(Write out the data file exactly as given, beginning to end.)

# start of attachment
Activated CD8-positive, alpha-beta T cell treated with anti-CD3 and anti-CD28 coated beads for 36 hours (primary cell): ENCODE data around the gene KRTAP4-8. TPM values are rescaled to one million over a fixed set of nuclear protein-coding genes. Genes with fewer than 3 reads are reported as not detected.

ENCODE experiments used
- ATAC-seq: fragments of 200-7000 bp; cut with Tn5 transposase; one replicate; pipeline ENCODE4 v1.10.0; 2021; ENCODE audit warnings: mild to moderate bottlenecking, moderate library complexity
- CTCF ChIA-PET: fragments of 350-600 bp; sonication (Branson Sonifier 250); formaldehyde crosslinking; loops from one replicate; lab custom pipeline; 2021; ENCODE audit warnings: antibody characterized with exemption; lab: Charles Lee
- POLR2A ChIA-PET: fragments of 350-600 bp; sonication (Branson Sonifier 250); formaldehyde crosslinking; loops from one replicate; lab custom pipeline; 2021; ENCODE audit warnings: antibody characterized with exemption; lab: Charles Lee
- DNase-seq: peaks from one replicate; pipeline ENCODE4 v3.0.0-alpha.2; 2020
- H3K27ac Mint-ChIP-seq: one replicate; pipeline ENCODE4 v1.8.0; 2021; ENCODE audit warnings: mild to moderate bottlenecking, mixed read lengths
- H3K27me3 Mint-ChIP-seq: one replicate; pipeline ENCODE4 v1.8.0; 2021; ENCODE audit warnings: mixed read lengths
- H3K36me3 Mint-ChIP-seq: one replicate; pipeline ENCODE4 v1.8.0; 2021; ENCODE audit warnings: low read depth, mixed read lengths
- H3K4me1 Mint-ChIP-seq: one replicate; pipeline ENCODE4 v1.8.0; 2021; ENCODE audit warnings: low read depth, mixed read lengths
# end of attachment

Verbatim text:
Activated CD8-positive, alpha-beta T cell treated with anti-CD3 and anti-CD28 coated beads for 36 hours (primary cell): ENCODE data around the gene KRTAP4-8. TPM values are rescaled to one million over a fixed set of nuclear protein-coding genes. Genes with fewer than 3 reads are reported as not detected.

ENCODE experiments used
- ATAC-seq: fragments of 200-7000 bp; cut with Tn5 transposase; one replicate; pipeline ENCODE4 v1.10.0; 2021; ENCODE audit warnings: mild to moderate bottlenecking, moderate library complexity
- CTCF ChIA-PET: fragments of 350-600 bp; sonication (Branson Sonifier 250); formaldehyde crosslinking; loops from one replicate; lab custom pipeline; 2021; ENCODE audit warnings: antibody characterized with exemption; lab: Charles Lee
- POLR2A ChIA-PET: fragments of 350-600 bp; sonication (Branson Sonifier 250); formaldehyde crosslinking; loops from one replicate; lab custom pipeline; 2021; ENCODE audit warnings: antibody characterized with exemption; lab: Charles Lee
- DNase-seq: peaks from one replicate; pipeline ENCODE4 v3.0.0-alpha.2; 2020
- H3K27ac Mint-ChIP-seq: one replicate; pipeline ENCODE4 v1.8.0; 2021; ENCODE audit warnings: mild to moderate bottlenecking, mixed read lengths
- H3K27me3 Mint-ChIP-seq: one replicate; pipeline ENCODE4 v1.8.0; 2021; ENCODE audit warnings: mixed read lengths
- H3K36me3 Mint-ChIP-seq: one replicate; pipeline ENCODE4 v1.8.0; 2021; ENCODE audit warnings: low read depth, mixed read lengths
- H3K4me1 Mint-ChIP-seq: one replicate; pipeline ENCODE4 v1.8.0; 2021; ENCODE audit warnings: low read depth, mixed read lengths